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Re: [ontolog-forum] intangibles (was RE: Why most classifications are fu

To: ontolog-forum@xxxxxxxxxxxxxxxx
From: "John F. Sowa" <sowa@xxxxxxxxxxx>
Date: Wed, 03 Aug 2011 23:04:01 -0400
Message-id: <4E3A0C21.9010000@xxxxxxxxxxx>
Dear Matthew,    (01)

> JFS: But any information about the future that "seems" to come from
> an extensional analysis of some 4D region is always derivable
> from the intensional specifications that determine or predict
> those possible worlds (or those spatio-temporal regions).    (02)

> MW: Yes, and any information about the future that "seems" to arise from
> intensional specifications is actually a possible world or some part of one.    (03)

I'm happy with the word "yes", and I'd like to stop at that point.    (04)

But using the word "actually" with possible worlds seems to suggest
that they're actual.  If you want to use them as a Gedanken experiment
or heuristic to stimulate the imagination, I can't complain.  But I
would claim that they can always be eliminated.    (05)

> MW: Well I spent 30 years working for Shell, an organization that lived and
> thrived by creating plans and then executing them. My usage is just how I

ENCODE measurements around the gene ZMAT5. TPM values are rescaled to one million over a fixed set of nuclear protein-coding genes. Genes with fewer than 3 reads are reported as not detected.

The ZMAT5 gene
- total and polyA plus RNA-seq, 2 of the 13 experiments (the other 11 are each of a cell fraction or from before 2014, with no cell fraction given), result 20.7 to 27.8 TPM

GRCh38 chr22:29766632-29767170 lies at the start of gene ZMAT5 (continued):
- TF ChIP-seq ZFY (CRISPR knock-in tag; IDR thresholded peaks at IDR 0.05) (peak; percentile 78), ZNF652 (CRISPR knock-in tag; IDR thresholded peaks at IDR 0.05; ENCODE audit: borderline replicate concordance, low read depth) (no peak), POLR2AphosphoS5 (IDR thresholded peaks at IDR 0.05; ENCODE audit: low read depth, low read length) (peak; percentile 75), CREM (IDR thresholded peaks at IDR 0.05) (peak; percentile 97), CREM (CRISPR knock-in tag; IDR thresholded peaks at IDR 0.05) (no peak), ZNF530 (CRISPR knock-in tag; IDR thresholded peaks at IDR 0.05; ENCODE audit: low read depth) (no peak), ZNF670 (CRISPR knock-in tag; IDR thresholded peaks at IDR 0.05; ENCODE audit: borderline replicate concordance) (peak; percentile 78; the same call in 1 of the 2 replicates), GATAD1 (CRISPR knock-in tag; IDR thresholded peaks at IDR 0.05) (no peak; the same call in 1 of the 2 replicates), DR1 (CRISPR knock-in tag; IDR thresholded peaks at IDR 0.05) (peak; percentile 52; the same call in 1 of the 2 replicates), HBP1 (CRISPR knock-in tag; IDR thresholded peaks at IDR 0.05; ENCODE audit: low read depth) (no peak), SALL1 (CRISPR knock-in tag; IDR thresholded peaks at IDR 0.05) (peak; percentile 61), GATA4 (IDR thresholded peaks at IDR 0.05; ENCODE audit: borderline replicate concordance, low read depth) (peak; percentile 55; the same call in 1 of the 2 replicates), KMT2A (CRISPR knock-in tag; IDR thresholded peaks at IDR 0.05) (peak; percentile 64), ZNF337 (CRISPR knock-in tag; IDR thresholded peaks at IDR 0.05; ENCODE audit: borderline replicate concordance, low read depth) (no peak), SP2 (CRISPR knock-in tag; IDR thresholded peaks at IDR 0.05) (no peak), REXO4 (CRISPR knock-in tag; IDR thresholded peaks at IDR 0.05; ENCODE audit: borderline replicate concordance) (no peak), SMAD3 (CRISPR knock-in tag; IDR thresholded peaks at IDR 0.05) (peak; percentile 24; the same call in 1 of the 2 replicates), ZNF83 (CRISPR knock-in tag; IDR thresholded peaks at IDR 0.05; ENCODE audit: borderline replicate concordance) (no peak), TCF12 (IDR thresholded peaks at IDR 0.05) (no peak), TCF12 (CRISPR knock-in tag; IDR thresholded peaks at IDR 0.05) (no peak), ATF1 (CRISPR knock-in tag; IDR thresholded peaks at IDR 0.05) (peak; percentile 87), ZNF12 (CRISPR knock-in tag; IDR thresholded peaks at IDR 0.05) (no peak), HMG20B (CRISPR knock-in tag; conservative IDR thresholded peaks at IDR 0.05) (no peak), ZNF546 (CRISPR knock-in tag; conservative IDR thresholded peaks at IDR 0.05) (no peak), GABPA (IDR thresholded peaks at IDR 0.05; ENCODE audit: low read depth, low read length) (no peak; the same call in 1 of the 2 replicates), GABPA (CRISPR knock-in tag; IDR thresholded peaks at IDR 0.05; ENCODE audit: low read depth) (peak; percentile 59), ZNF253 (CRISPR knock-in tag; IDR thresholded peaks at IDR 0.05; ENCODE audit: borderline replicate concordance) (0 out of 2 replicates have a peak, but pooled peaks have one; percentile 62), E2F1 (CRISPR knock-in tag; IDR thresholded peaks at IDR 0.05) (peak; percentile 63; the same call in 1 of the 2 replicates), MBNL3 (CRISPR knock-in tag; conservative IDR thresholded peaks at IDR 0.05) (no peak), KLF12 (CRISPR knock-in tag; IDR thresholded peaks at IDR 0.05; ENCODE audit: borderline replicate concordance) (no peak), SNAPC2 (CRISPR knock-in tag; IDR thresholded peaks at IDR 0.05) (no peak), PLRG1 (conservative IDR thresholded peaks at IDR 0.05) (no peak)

> found the word being used there.    (06)

I have some doubts about the last sentence.  People can work together
successfully for 30 years and have surprisingly different thoughts
about their subject when you start probing (along the lines we have
been doing in this thread).    (07)

I would really like to see a quotation from some report at Shell
that supports the claim "just how I found the word being used there".    (08)

> MW: I've spent enough of my working life doing planning that I know full
> well that you have not produced a plan that anyone will accept as such when
> you have done no more than state the boundary conditions. Only when you have
> produced a solution that satisfies those boundary conditions do you have
> something a budget holder would sign of as a plan.    (09)

I agree.  But the method of deriving the intermediate steps develops
a partially ordered set of subgoals.  A PERT chart, for example, shows
all the steps and subgoals.  When you get to the lowest level details,
there is almost no difference between an imperative command (action
type) and a precondition-postcondition declaration.  You can have
a one-to-one correspondence.    (010)

John    (011)

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